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the Colloquy,' then, lies in the tales of Caeilte and in the lyrics introduced in the course of them. Of the tales there are about a hundred, telling of Fenian raids, and battles, and love-makings, and feastings, but the greater number of them have to do with the intercourse between the fairy folk, the Tuatha de Danann, and the Fenians. With these folk, the people of the Sidhe, the Fenians have constant relations both of war and love. Some of these tales are of great elaboration, and evidently wrought out in the highest style of the literary art known to the writer, whom, according to Nutt, we are to place towards the end of the thirteenth century. One of the best is that of the fairy Brugh of Slievenamon, which Caeilte and Patrick chance to pass by, and of which Caeilte tells the following history One day as Finn and Caeilte and five other champions of the Fianna were hunting at Torach, in the North of Ireland, they roused a beautiful and timorous fawn which fled from them, they holding it chase all day till they reached Slievenamon towards evening, when it vanished underground. A night of snow and storm came on, and searching for shelter they found a great illuminated mansion, and entering it discover themselves in a bright and spacious hall, with eight and twenty warriors and as many fair and yellow-haired maidens, and one maiden sitting on a chair and playing wonderful music on a harp. After the Fianna have been seated on chairs of crystal and entertained with the finest of viands and liquors, it is explained to them that their hosts are sons of Midir, son of the Daghda, of the Tuatha de Danann—and that they are at war with the rest of the fairy folk, and have to do battle with them thrice yearly on the green before the Brugh.
At first each of the twenty-eight had one thousand warriors under him—now all are slain but the sons of Midirfor it seems that the Danann race, though not liable to old age or sickness, can suffer violent death. Accordingly they have sent out one of the maidens in the shape of a fawn to entice the Fenian warriors to their fairy palace, and gain their aid in the battle that must be delivered tomorrow. Finn and his companions are ready for any fray, and a desperate battle ensues, which lasts from evening till morning; for the fairy host attack at night. The assailants are beaten off, losing over a thousand of their number, but Oscar Dermot and MacLugach of the Fenians were sorely wounded.
And so the tale goes on through various adventures till after more than a year the chieftains go forth from the Brugh and rejoin their fellows, during the feast of Tara, after having made peace and taken hostages from the hostile army of the Sidhe. No sooner has Caeilte finished his tale, standing on the spot where they had found the fairy palace on the night of the snow, than they see approaching them a young warrior, who is thus described :“A shirt of king's satin was next to his skin, over and outside it a tunic of the same soft fabric, and a fringed crimson mantle confined with a bodkin of gold upon his breast; in his hand a gold-hilted sword, a golden helmet on his head.”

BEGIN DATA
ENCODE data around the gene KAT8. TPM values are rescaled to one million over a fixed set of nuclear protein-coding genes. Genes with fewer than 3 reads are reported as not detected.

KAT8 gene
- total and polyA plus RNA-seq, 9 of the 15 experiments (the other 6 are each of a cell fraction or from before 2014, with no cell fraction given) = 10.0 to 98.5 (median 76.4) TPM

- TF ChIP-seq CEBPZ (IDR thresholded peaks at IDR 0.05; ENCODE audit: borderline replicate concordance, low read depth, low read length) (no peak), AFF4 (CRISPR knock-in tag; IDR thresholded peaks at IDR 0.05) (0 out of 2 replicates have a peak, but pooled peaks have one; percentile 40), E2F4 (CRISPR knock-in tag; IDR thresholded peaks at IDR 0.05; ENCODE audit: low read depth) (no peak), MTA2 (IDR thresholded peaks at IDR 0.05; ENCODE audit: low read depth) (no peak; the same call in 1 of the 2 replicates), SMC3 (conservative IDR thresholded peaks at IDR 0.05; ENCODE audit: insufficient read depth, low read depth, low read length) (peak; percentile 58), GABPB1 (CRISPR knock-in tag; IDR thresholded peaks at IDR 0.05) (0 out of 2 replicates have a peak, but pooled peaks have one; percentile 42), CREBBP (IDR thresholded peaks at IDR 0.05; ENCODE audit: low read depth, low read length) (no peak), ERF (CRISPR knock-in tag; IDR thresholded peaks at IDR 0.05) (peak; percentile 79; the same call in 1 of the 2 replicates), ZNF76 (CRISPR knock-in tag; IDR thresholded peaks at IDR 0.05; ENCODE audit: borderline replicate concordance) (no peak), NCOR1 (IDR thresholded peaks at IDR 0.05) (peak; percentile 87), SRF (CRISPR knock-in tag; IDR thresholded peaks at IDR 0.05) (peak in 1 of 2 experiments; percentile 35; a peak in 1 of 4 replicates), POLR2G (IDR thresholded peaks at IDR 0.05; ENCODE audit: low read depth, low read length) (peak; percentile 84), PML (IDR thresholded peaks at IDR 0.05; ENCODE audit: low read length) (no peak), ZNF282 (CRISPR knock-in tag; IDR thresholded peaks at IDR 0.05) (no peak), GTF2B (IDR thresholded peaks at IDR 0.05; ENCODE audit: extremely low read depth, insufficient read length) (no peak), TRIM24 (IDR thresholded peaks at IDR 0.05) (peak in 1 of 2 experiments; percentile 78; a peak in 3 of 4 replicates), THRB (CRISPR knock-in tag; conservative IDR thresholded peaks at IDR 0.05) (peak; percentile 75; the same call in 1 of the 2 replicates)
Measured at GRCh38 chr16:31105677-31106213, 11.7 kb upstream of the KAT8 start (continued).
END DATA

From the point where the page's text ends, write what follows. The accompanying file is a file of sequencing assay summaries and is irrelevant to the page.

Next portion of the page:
A delight in the color and the material splendor of life is a very marked feature in all this literature. This splendid figure turns out to be Donn Mac Midir—one of the eight-and-twenty whom Finn had succored, and he comes to do homage for himself and his people to Patrick, who accepts entertainment from him for the night; for in the Colloquy' the relations of the Church and of the fairy world are very kindly.
This history of which, of course, I have merely given a bald summary, is a good specimen of the kind of tales of which the ‘Colloquy' is made up, and of which a great part of ancient Irish literature is made up. There is one general characteristic about them all—the predominance of the folk-lore element.
In folk-tale it is the happenings that are the great thing, not the persons to whom they happen. The story moves on its appointed course, and everything else is subordinate to that-men and women are merely part of the mechanism of the tale. So it is with the Colloquy. An element of physical beauty is added which does not necessarily belong to folk-lore, and occasionally—as in the introduction to the · Colloquy'—we have a transitory attempt to render character and incident with truth both to nature and to an ideal conception; but, on the whole, the folk-tale element dominates, and though folk-lore is, no doubt, at the root of all national literature, it should not be forgotten that literature proper begins when folk-lore ends.